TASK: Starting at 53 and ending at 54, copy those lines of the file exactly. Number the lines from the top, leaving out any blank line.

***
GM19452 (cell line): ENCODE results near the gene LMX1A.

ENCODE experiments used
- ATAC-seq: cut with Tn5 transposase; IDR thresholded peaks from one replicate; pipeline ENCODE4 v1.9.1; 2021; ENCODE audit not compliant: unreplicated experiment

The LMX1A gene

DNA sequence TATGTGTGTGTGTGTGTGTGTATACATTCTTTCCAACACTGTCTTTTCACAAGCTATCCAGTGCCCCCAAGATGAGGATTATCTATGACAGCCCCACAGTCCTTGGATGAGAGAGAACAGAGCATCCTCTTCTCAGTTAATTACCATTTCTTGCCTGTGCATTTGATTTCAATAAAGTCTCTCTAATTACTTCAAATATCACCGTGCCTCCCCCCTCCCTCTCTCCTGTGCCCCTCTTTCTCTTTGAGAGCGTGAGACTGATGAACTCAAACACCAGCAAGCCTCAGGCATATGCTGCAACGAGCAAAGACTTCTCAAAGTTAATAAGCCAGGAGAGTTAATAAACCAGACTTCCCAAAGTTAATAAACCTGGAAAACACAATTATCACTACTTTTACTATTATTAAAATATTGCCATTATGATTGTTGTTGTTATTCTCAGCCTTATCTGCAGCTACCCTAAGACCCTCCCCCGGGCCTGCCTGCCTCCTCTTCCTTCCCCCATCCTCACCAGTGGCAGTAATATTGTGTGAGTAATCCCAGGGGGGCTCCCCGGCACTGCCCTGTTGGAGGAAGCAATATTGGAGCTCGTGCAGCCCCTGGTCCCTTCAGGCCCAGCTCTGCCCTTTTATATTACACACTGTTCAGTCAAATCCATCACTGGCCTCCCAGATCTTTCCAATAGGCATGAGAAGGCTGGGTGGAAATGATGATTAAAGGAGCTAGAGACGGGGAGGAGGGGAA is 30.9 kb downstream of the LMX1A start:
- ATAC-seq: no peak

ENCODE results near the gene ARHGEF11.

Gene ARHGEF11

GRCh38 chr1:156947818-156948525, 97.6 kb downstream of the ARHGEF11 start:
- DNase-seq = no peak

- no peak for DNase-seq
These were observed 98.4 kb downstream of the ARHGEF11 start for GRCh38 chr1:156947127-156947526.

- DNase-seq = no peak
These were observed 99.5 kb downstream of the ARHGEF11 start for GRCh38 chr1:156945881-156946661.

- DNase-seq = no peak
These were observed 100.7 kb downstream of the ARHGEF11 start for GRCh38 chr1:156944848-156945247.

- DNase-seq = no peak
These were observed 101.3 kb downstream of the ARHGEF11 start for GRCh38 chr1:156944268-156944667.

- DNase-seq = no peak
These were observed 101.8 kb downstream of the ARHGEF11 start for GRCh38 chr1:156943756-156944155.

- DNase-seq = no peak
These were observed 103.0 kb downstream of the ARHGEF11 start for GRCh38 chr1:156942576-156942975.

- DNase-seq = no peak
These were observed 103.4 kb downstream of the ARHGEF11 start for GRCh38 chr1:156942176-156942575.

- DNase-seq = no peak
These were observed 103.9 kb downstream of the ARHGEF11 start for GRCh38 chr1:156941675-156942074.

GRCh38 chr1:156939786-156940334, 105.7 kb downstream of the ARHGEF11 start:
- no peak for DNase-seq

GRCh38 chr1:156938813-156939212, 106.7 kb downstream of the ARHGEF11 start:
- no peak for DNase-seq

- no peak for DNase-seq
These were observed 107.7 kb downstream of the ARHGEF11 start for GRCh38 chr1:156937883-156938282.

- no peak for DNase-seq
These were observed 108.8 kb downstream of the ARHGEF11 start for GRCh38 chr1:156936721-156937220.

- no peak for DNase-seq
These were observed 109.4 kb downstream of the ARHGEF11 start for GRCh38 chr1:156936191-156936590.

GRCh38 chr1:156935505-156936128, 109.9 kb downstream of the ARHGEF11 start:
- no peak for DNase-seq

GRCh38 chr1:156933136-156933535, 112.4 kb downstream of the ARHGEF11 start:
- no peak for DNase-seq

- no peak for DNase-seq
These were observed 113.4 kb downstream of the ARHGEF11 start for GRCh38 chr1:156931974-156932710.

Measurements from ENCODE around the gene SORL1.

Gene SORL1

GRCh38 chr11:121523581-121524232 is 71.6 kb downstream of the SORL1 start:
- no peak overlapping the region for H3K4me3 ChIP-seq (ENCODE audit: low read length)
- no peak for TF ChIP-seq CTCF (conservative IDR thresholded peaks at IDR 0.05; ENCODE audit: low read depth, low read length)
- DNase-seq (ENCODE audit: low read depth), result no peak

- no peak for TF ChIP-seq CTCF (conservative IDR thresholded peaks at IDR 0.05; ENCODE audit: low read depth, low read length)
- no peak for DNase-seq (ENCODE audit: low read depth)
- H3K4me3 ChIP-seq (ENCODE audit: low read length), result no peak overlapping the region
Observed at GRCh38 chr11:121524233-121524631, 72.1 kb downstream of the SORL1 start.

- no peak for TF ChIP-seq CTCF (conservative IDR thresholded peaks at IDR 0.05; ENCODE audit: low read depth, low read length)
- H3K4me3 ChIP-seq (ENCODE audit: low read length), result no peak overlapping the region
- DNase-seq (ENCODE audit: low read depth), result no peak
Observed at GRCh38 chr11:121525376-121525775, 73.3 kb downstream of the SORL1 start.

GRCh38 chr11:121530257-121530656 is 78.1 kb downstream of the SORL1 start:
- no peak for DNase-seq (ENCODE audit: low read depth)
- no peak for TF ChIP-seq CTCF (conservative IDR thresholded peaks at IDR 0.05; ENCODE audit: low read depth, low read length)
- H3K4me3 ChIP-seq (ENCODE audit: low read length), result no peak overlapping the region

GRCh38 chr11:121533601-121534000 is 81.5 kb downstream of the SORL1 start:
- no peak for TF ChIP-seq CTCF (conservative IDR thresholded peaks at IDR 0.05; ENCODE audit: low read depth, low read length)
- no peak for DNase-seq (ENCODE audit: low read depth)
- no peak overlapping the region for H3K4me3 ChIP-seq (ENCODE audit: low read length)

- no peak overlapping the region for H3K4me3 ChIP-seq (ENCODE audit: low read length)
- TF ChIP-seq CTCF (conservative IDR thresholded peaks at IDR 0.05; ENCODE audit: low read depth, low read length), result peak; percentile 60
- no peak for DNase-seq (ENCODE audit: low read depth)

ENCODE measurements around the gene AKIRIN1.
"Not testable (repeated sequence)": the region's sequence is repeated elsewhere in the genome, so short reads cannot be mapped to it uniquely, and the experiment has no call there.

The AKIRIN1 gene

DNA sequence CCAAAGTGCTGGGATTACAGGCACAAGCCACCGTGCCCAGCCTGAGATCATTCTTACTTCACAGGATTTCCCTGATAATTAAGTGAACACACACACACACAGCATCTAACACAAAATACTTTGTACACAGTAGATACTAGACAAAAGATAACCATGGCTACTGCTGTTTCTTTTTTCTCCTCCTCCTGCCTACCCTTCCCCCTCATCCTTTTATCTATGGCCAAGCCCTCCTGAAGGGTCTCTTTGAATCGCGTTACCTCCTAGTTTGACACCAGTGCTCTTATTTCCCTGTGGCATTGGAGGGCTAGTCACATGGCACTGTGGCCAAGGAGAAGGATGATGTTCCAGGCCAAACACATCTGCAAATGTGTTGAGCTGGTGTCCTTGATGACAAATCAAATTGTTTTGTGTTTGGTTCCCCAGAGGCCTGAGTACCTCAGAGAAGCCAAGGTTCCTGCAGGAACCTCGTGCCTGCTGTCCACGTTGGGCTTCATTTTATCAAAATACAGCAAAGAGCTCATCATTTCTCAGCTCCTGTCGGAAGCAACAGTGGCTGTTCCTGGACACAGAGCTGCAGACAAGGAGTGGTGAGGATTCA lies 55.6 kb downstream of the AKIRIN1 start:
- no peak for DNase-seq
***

- no peak for TF ChIP-seq CTCF (conservative IDR thresholded peaks at IDR 0.05; ENCODE audit: low read depth, low read length)
- H3K4me3 ChIP-seq (ENCODE audit: low read length), result no peak overlapping the region